0.6.0 • Public • Published


A library for imitating operating system graphical user interfaces on the web

Specifically, Windows 98 — for now at least; it could be expanded in the future.

This library powers 98.js.org, a web-based version of Windows 98, including Paint, Notepad, Sound Recorder, and more.

See the homepage for more information.


  • Menu bars, with support for checkbox items, disabled states, and submenus

  • App windows which you can drag around, maximize, minimize, close, and resize

  • Dialog and tool window variants

  • Flying titlebar animation that guides your eyes, for maximize/minimize/restore

  • Focus containment: if you Tab or Shift+Tab within a window, it wraps around to the first/last control.

  • Button styles, including lightweight buttons, disabled buttons, and default action buttons

  • Scrollbar styles, webkit-specific (in the future there could be a custom scrollbar based on a nonintrusive scrollbar library, or styles supporting a library, where you're expected to use the library directly)

    • Procedurally rendered arrows, allowing for different scrollbar sizes
    • Inversion effect when clicking on scrollbar track
  • Themeable with Windows .theme & .themepack files at runtime!


See demos online here

See also


This library currently requires jQuery for the windowing implementation. Menu bars do not require jQuery.

(Eventually I want to have no dependencies. So far I've removed jQuery from the menu code...)


The library is not (yet) provided as a single convenient file.

You can either 1. download the repository as a ZIP file, 2. clone the repository, or 3. install the library as an npm package.

You have to include scripts for the components you want to use (MenuBar.js or $Window.js), along with stylesheets for layout, a theme, and a color scheme.

Make sure to use the compiled CSS files, not the source files.

In <head>:

<link href="os-gui/layout.css" rel="stylesheet" type="text/css">
<link href="os-gui/windows-98.css" rel="stylesheet" type="text/css">
<link href="os-gui/windows-default.css" rel="stylesheet" type="text/css">

In <head> or <body>:

<script src="os-gui/MenuBar.js"></script>

<script src="lib/jquery.js"></script> <!-- required by $Window.js -->
<script src="os-gui/$Window.js"></script>


Note: The API will likely change a lot, but I maintain a Changelog.

Panel & Inset Styles

  • .inset-deep creates a 2px inset border
  • .outset-deep creates a 2px inset border (like a button or window or menu popup)
  • .inset-shallow creates a 1px inset border
  • .outset-shallow creates a 1px outset border

Button styles

Button styles are applied to button elements globally. (And if you ever want to reset it, note that you have to get rid of the pseudo element ::after as well. @TODO: scope CSS)

Toggle Buttons

To make a toggle button, add the .toggle class to the button. Make it show as pressed with the .selected class. (@TODO: rename this .pressed)

You should use the styles together with semantic aria-pressed, aria-haspopup, and/or aria-expanded attributes as appropriate.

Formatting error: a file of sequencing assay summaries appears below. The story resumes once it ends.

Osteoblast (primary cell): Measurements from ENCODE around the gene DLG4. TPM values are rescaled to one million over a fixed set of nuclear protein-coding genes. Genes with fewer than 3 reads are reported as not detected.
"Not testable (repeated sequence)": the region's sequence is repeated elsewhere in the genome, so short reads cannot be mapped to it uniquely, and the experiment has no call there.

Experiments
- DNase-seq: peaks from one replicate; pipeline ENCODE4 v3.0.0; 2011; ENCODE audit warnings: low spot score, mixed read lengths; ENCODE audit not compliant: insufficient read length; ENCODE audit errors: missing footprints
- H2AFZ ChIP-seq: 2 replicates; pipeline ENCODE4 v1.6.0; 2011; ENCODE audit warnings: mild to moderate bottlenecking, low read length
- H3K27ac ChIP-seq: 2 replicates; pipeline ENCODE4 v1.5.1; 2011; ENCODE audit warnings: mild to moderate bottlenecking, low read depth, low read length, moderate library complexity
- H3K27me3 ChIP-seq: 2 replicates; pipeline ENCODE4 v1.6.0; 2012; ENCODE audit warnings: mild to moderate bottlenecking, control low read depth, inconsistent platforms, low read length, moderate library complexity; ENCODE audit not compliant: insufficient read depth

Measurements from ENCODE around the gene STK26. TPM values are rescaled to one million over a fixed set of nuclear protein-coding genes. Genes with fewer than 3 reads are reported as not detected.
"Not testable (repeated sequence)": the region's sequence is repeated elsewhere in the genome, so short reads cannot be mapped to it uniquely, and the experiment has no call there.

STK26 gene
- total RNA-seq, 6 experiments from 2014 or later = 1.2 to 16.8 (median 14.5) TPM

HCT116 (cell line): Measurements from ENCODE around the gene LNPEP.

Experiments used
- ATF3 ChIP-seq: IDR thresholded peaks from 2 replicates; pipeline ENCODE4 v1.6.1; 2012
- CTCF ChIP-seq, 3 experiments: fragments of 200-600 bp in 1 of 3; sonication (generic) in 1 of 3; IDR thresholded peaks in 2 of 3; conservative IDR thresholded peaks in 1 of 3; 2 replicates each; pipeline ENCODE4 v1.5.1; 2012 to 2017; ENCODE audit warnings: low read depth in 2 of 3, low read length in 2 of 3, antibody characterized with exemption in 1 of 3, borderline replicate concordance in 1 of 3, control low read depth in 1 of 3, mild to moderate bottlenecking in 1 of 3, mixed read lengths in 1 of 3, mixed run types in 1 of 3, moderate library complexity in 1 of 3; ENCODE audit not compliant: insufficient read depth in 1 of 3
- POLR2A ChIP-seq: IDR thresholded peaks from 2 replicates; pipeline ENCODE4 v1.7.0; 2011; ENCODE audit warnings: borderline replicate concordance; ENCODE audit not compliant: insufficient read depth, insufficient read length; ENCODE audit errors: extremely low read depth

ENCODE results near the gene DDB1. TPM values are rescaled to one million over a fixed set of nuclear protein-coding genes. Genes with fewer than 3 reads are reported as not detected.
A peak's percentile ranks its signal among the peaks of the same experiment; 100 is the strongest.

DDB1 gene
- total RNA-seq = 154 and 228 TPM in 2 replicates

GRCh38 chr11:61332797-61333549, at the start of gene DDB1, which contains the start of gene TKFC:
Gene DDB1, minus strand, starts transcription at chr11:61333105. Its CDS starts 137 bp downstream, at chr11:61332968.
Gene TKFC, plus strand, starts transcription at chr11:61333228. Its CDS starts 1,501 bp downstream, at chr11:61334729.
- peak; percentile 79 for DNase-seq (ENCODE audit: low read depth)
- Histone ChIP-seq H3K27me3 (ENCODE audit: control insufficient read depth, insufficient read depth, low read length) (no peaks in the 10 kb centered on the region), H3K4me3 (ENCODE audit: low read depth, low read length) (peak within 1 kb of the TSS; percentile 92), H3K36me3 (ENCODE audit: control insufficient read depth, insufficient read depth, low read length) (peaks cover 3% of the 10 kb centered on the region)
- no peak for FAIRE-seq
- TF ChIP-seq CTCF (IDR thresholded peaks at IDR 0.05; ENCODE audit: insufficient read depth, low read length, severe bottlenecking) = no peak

Default Buttons

You can show button is the default action by adding .default to the button. Note that in Windows 98, this style moves from button to button depending on the focus. A rule of thumb is that it should be on the button that will trigger with Enter.

Lightweight Buttons

You can make a lightweight button by adding .lightweight to the button. Lightweight buttons are subtle and have no border until hover.

Disabled Button States

You can disable a button by adding the standard disabled attribute to the button.

Pressed Button States

You can show a button as being pressed by adding the .pressing class to the button.
This is useful for buttons that are triggered by a keystroke.

Scrollbar styles

Scrollbar styles are applied globally, but they have a -webkit- prefix, so they'll only work in "webkit-based" browsers, generally, like Chrome, Safari, and Opera.

(Can be overridden with ::-webkit-scrollbar and related selectors (but not easily reset to the browser default, unless -webkit-appearance: scrollbar works... @TODO: scope CSS)

Selection styles

Selection styles are applied globally.

(Can be overridden with ::selection (but not easily reset to the browser default... unless with unset? @TODO: scope CSS)


Creates a menu bar component.

menus should be an object holding arrays of menu item specifications, keyed by menu button name.

Returns an object with property element, which you should then append to the DOM where you want it.

See examples in the demo code.


Closes any menus that are open.


Hotkeys like Alt will be handled at the level of the given element.

By default, the scope is window (global), for the case of a single-page application where the menu bar is at the top. If you are putting the menu bar in a window, you should call this with the window's element:


or better yet,


which takes care of the keyboard scope for you.

Note that some keyboard behavior is always handled if the menu bar has focus.